Venous Drainage of Lower Limbs

Dr  Meera Narendran BHMS,MD(Hom)
The lower limbs has superficial and deep veins; the superficial veins are in subcutaneous tissue, and the deep veins are in to the deep fasica and accompany all major arteries. The veins of lowerlimb act as a complex pumping meachanism capable of returning venous blood to the heart against the force of gravity in the upright position.

Superficial veins of the lower limb
The two major superficial veins in the lower limb are the great and small saphenous veins.

The great saphenous veins is formed by the union of the dorsal vein of the great toe and the dorsal venus arch of the foot. The great saphenous vein.

  • Ascends anterior to the medical malleolus.
  • Passes posterior to the medical condyl of the femur.
  • Anastamoses freely with the small saphenous vein.
  • Transverses the saphenous opening in the fascia lata.
  • Empties in to the femoral vein.
  • The great saphenous vein has 10 to 12 valves. These valves are usually located just inferior to the perforating veins. The perforating veins also have valves. This valvular mechanism enables the blood in the saphenous vein to overcome the force gravity as it passes to the heart.
  • As it ascends in the leg and thigh, the great saphenous vein recieves numerous tributaries and communicates in several locations with the small saphenous vein. Tributaries from the medical and posterior aspects of the thigh frequently unite to from an accessory saphenous vein.
  • The lateral and anterior cutaneous vein arises from networks of veins in the inferior part of the thigh and enter the great saphenous vein superiorly, just before it enters the femoral vein. Near its termination the great saphanous vein also receives the superficial circumflex iliac, superficial epigastric, and external pudendal veins.
  • The small saphenous vein arises on the lateral side of the foot from the union of the dorsal vein of the small toe with the dorsal venous arch.

The small Saphenous vein.

  • Ascends posterior to the lateral malleolus as a continuation of the lateral marginal vein.
  • Passes along the lateral border of the calcaneal tendon.
  • Inclines to the midline of the fibula and penetrates the deep fascia.
  • Ascends between the heads of the gastronemus muscle.
  • Empties into the politeal vein in the popliteal fossa.

Although many tributaries are received by the saphenous veins, their diameter remains remarkably uniform as they descend the limb. This is possible because the blood they received is continuously shunted from these superficial veins in the subcutaneous tissue to the deep veins by means of the many perforating veins.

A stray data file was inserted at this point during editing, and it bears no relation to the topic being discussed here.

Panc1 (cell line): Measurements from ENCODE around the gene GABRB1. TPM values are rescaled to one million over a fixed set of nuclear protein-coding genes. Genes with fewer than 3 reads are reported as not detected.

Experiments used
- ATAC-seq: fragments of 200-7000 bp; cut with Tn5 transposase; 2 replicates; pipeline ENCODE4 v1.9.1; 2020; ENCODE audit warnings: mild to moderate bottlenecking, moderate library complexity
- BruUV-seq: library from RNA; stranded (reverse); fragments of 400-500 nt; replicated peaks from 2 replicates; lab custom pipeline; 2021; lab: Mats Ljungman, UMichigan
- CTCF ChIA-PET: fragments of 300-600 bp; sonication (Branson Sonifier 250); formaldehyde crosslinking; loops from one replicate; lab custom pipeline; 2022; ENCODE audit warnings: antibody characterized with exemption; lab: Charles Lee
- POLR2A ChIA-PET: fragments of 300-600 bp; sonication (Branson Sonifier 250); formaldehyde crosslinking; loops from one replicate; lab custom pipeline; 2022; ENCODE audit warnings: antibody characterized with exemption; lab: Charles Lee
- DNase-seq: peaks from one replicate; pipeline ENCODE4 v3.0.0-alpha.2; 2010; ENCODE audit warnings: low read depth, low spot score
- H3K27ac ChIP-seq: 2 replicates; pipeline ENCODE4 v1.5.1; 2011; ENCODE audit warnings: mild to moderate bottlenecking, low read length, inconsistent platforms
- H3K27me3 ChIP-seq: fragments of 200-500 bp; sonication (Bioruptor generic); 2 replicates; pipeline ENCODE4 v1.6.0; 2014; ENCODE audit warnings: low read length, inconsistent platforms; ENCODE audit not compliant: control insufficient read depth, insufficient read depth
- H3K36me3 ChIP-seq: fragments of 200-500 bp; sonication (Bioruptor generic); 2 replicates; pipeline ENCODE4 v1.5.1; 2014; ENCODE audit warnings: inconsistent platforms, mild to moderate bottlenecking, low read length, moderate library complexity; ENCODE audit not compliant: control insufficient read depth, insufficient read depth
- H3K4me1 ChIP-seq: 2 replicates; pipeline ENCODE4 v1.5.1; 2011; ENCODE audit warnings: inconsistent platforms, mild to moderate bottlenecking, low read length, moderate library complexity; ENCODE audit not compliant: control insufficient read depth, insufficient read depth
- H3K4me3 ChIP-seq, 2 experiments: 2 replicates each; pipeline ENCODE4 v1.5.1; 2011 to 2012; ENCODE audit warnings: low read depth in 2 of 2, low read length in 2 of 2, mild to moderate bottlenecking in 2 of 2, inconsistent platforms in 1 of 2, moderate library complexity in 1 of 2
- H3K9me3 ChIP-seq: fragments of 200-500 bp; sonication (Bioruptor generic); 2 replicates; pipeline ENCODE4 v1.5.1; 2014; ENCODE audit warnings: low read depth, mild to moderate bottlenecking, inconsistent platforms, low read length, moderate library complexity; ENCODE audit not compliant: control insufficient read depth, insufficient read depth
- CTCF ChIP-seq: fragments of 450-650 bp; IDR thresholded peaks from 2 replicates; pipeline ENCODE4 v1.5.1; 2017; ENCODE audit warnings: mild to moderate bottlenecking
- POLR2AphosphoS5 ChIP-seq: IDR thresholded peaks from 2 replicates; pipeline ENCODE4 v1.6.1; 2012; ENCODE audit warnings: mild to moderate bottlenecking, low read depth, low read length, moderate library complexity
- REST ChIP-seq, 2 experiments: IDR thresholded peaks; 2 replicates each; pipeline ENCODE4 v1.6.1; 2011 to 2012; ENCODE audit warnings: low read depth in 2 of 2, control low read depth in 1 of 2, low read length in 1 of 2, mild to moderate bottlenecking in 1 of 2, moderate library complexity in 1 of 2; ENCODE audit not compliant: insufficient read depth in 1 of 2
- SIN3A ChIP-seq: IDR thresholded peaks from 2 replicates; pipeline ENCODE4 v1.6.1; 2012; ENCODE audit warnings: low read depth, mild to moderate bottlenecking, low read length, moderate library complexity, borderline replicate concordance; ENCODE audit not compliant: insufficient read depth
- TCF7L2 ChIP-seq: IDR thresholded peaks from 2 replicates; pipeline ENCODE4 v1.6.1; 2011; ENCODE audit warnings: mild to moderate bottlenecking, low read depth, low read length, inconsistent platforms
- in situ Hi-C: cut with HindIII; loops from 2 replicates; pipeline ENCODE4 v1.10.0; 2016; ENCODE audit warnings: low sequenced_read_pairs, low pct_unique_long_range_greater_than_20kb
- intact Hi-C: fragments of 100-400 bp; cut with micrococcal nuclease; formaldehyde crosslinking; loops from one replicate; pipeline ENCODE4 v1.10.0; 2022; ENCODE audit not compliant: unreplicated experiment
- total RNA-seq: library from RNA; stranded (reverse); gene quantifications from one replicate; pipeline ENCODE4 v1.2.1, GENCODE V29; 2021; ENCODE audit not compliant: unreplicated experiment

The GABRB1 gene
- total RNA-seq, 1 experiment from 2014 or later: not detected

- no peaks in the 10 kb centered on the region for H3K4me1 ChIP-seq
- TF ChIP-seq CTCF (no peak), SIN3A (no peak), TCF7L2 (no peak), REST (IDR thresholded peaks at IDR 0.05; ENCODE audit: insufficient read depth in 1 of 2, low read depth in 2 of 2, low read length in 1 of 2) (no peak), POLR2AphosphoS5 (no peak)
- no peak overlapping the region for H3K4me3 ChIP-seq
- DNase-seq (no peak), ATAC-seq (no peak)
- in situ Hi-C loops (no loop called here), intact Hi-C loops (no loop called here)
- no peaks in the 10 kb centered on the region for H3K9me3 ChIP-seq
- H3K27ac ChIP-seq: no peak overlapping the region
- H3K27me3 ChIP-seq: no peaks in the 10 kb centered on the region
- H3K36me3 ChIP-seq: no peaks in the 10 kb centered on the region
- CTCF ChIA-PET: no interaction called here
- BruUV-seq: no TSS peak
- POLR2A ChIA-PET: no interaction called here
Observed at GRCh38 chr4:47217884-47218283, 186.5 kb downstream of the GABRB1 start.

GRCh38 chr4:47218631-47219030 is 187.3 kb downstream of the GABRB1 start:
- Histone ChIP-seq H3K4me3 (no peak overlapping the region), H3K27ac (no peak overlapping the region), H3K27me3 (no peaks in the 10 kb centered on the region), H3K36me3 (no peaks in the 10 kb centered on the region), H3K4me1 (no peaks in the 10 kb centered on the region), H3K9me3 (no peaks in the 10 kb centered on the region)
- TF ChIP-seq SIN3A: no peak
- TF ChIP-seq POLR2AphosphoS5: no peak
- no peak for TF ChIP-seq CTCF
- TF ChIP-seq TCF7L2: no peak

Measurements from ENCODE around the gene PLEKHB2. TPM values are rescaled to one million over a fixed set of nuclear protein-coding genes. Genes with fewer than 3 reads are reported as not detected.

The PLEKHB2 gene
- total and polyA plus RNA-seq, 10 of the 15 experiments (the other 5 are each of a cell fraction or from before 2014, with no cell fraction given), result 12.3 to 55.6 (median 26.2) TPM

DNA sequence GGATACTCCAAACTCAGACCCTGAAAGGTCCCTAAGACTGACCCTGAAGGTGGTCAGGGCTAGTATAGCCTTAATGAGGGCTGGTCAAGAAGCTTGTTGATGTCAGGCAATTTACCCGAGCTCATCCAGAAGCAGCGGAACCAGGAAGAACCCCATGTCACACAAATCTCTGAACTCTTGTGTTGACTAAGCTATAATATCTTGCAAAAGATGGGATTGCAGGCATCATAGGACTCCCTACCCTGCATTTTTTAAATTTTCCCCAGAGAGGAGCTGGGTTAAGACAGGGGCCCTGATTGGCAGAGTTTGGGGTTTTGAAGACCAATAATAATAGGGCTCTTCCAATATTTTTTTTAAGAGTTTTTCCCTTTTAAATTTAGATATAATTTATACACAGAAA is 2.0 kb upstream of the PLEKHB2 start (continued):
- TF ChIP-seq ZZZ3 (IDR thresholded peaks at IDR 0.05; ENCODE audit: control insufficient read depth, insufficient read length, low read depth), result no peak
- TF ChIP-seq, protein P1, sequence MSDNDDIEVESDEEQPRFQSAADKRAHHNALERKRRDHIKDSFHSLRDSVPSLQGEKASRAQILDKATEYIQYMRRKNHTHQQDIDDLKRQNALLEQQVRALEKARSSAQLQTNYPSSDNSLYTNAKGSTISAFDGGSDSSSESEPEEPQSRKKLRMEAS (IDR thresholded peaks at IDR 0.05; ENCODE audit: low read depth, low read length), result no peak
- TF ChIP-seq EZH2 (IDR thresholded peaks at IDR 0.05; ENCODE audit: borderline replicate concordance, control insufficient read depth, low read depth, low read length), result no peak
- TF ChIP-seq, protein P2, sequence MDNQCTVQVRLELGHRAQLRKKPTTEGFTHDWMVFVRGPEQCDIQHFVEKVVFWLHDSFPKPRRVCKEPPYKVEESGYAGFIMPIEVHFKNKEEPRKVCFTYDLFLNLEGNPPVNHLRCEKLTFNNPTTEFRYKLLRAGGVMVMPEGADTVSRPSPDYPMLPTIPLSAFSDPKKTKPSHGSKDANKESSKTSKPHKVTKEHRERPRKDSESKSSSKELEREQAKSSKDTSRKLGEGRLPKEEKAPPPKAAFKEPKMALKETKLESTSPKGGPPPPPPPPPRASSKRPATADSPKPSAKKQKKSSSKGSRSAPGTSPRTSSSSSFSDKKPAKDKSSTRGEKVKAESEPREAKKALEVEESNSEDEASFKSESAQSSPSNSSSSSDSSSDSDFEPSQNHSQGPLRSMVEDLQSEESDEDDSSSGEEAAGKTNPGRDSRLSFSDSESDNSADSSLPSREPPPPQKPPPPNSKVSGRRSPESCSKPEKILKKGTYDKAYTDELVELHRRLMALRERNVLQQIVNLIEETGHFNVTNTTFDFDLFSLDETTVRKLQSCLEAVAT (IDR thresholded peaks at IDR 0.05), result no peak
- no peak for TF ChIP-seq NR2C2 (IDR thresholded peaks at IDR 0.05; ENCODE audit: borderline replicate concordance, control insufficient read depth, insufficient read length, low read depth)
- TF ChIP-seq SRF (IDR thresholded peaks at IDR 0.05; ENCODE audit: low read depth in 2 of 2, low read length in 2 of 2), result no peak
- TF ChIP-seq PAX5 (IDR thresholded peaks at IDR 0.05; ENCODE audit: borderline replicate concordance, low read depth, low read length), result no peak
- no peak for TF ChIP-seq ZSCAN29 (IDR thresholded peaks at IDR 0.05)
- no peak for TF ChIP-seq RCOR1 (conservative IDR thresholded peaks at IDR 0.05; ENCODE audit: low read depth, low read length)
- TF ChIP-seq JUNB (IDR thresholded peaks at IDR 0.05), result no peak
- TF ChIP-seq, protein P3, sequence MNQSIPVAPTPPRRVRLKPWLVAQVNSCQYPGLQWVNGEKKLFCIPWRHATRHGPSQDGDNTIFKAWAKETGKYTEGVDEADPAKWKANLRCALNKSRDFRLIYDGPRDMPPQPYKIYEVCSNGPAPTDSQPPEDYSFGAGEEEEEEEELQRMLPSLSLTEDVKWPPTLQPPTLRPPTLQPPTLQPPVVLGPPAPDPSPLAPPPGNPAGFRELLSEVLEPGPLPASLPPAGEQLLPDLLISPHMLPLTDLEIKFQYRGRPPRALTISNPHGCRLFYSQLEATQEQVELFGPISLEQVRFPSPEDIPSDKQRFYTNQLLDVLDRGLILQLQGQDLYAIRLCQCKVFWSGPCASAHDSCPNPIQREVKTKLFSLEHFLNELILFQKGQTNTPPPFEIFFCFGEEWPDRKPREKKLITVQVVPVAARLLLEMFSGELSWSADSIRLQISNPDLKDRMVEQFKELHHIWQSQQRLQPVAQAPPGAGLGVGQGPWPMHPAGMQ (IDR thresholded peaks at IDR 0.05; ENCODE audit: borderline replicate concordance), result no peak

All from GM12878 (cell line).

The perforating veins, penetrate the deep fasia close to their origin from the superficial veins and contains valves that when functioning normally, only allow blood to flow from the superficial veins to the deep veins. The perforating veins pass through the deep fascia at an oblique angle so that when muscle the deep fascia, the perforating veins are compressed. This also prevents blood from flowing from the deep to the superficial veins.

Deep veins of the lower limb
Deep veins contained within the vascular sheath with the artery, whose pulsations also help to compress and move blood in the veins.
The dorsal digital veins of the foot receive tributaries from the plantar venous arch and join to form common dorsal digital veins that terminate in the dorsal venous arch.
Medial and lateral plantar veins pass close to the arteries and after communicating with the great and small suphenous veins, form the posterior fibial veins posterior to the medical malleolus. The deep veins communicate with the superficial veins through perforating veins. Because of the effect of gravity, bloodflow is markedly reduced when a person stands quietly. During exercise blood received is propelled by muscular contraction to the femoral and then the internal iliac veins, flow in the reverse direction away from the heart or from the deep to the superficial veins is prevented if venous valves are competent.

Creation of flow within veins
Only three forces create movement of venous blood in the limbs.
1. Aretrial pressure across the capillary beds
2. Musculovenous pumps.
3. Gravity :- If the limb is elevated above the horizontal flow towards the heart occurs by simple gravitational downflow.

Disorderd venous function
Venous insufficiency, a state of inadequate venous return in the upright position and accompanied by venous hypertension, may occur in the following circumstances.
1. Deficient or defective valves in superficial veins, causing massive downflow:- See in simple varices veins.
2. Active venous thrombosis (acute deep vein thrombosis) with imapairment of musculovenous pumping mechanism.
3. Post-thrombotic Syndrome
Venous thrombosis causing obstruction or deformity in the venous circuits.
4. Loss of deep vein valve competence or replacement of the deep veins by enlarged, valves, collateral veins as occurs in post thrombotic states.
5. Valveless and abak vein Syndrome.
In born deficiency of deep vein valves or inherent weakness in the vein wall with valve failure.
6. Prolonged in activity of the muscles with the limbs in a dependent position, as in paralysis or disease states innibiting use of muscles.
Arteriovenous fistula by direct arterial in flow to the venous side can cause venous hypertension and the characteristic venotensive changes resulting from it.

Signs of venous abnormality in the lower limb with patient standing
1. Tortuosity
This is the most significiant visible sign of abnormality. This is mostly seen in superficial valve incompetence, where strong gravitational downflow occurs. High flow in a normal direction at increased pressure, intermiftently or continuously, will cause enlargement but seldom accompanied by tortousity.